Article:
Difference Between Aerosolized Covid-19 and Droplet Transmission
A report of the World Health Organization (WHO) notes that respiratory droplets are usually considered to be greater than 5-10 micrograms. This is in contrast to aerosols (also termed droplet nuclei) which are typically less than 5 micrograms in diameter. This WHO report also notes that coughing, sneezing, and talking within one meter of another person are three recognized ways that Covid-19 droplets can be transmitted to other people (inclusive of healthcare clinicians such as outpatient and homecare nurses).
Notably, the WHO has not ruled out the possibility that aerosol transmission is occurring in addition to droplet transmission, although the proper utilization of Personal Protective Equipment (PPE) has been linked to decreased likelihood of clinician infection from Covid-19 patient respiratory droplets.
If aerosol transmission is exacerbating the spread of community-acquired Covid-19, ventilation needs to be improved from its current acceptable standards in not only hospitals but outpatient clinics, airplanes, and anywhere people congregate (e.g., restaurants) – in tandem with increased disinfection of frequently-touched objects (e.g., door knobs). Aerosols generally linger in the air longer than viral droplets, as well.
In a recent article in Environmental Research, the authors suggest that aerosols are more susceptible to being deeply-inhaled (thereby resulting in lung infection). The authors also note that – while droplets are strongly-linked to transmission to someone nearby – they are also more likely to fall to the ground rather than linger in the air.
Use by Nurses of N-95 Masks versus Surgical Masks
The inability of nurses to obtain adequate proper Personal Protective Equipment (PPE) such as N-95 masks during surges in Covid-19 cases in certain locales has led to re-wearing of N-95 masks between presumed non-infected patients and/or the wearing of the less-protective surgical masks. This can lead to transmission between hospital personnel, nurses and patients, and between various patients. This is particularly considered a possible reason for the high transmission rate documented in nursing homes and psychiatric facilities.
Since large-scale stockpiling of masks and other PPE is not always possible due to lack of “space” in a given facility, an unanticipated surge in positive Covid-19 test results in a locale can quickly lead to a lack of sufficient PPE for nurses.
Due to the possibility that Covid-19 aerosolized particles can linger in the air, the American Nurses Association (ANA) especially recommends the following:
Adhere to the latest infection control standards for putting on, taking off, and wearing PPE when caring for Covid-19 infected patients.
Avoid touching the N-95 mask, eye goggles, and face shield with hands while wearing, and immediately wash hands following removal of them.
Adhere strictly to hand hygiene protocol after using any restroom and eating.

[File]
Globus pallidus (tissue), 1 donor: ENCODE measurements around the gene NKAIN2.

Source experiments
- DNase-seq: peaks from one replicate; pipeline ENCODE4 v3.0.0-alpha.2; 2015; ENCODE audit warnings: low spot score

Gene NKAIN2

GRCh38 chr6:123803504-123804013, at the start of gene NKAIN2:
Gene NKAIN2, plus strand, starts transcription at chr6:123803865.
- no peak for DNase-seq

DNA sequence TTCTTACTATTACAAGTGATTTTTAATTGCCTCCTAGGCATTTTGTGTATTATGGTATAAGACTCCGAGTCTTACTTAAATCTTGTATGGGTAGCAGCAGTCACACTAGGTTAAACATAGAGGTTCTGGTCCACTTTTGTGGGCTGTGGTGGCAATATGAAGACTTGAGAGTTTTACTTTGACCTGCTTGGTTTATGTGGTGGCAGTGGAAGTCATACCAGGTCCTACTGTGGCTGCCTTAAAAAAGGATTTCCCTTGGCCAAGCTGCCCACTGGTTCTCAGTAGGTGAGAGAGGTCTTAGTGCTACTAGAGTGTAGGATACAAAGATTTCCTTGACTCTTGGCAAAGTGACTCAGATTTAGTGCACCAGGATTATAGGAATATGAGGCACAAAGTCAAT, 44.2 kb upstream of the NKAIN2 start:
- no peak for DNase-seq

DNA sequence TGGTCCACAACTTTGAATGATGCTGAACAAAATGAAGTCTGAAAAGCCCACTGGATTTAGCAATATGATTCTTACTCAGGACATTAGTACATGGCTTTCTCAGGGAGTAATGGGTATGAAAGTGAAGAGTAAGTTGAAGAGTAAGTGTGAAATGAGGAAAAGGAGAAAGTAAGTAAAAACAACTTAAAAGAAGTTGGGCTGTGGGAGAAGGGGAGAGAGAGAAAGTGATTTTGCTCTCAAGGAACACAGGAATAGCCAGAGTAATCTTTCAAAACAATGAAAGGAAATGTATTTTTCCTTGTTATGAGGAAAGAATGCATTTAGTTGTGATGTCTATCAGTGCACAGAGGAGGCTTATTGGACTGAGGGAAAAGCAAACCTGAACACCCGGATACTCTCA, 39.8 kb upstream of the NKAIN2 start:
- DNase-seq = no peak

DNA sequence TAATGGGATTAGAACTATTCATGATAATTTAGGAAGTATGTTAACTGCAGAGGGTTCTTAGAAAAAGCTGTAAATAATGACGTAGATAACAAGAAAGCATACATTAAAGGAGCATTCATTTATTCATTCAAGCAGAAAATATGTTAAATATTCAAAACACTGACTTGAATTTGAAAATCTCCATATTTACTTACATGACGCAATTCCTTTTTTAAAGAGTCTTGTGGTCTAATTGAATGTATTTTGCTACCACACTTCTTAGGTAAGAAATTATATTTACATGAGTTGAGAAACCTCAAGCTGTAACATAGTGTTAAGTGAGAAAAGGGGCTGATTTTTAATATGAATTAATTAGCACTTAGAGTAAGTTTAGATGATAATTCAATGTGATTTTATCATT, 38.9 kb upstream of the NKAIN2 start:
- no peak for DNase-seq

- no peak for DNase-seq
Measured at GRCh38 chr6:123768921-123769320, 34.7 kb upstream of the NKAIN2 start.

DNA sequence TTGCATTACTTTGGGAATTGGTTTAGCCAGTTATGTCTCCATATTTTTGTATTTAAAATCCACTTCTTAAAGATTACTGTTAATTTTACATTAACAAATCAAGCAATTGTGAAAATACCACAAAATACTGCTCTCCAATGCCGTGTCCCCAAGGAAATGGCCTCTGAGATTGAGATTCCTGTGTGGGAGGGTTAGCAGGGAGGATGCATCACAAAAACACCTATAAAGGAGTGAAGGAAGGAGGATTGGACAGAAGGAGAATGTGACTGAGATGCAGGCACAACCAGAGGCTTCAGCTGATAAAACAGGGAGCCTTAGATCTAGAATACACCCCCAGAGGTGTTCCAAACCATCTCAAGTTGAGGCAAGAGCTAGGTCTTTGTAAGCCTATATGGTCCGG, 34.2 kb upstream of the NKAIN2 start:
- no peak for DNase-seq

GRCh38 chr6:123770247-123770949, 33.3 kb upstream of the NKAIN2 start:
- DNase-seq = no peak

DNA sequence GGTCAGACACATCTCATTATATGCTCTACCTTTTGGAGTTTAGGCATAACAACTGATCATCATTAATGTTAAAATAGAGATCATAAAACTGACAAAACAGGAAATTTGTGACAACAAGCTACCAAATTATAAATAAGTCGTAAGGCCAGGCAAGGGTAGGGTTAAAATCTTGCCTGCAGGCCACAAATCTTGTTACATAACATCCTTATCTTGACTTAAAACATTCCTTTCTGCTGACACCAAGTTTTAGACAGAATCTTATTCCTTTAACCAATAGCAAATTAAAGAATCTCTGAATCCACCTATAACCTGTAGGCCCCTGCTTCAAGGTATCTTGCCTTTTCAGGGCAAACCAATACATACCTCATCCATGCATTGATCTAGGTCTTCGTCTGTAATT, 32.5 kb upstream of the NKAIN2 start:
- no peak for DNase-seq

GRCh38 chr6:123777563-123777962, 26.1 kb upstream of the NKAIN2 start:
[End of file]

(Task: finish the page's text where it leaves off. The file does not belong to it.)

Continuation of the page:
Disinfect cell phones frequently, and utilize a clear, sealable bag to hold the cell phone so it cannot become contaminated by aerosolized Covid-19.
Infection Risk for Homecare Nurses
Some of the nurses at highest risk of contracting Covid-19 are those caring for patients in their homes. Due to the high level of anxiety experienced by older-aged patients, many post-surgical patients are choosing to recover at home rather than in a rehab center. Since not every Covid-19-infected person will immediately test “positive” for the virus and/or display symptoms, nurses visiting patients in their homes have to be extremely careful not to return home at the end of the work-day and infect loved ones.
An article in Nature titled Mounting Evidence Suggests Coronavirus is Airborne — but Health Advice Has Not Caught Up concludes that solely exhaling air is contributing to the Covid-19 spread. While droplets may contain a higher viral load, nurses may still be able to be infected by being in an indoor area where people incorrectly assumed to be non-infected previously entered (such as an elevator). This article notes that the WHO has not yet altered its public guidelines to reflect the latest scientific beliefs regarding aerosolized viral transmission, which contributes to hesitation to tighten existing infection control policies to curtail Covid-19 resurgence.
Call to Action
Nurses who provide nursing home care and homecare to older-aged and vulnerable patients need to be at the forefront of promoting measures to decrease community Covid-19 transmission. Not only can nurses better-protect their patients in this way, but this subset of nurses can also better protect themselves. Please view the philanthropic website of Darebs.com at: www.darebs.com to purchase one of the offered products (such as a tee-shirt), a portion of the paid amount will be contributed to the cause associated with the product. As an example, you can own the Frontline Warrior shirt today and the purchase will donate 10% to the American Nurses Foundations’ Coronavirus Response Fund for Nurses.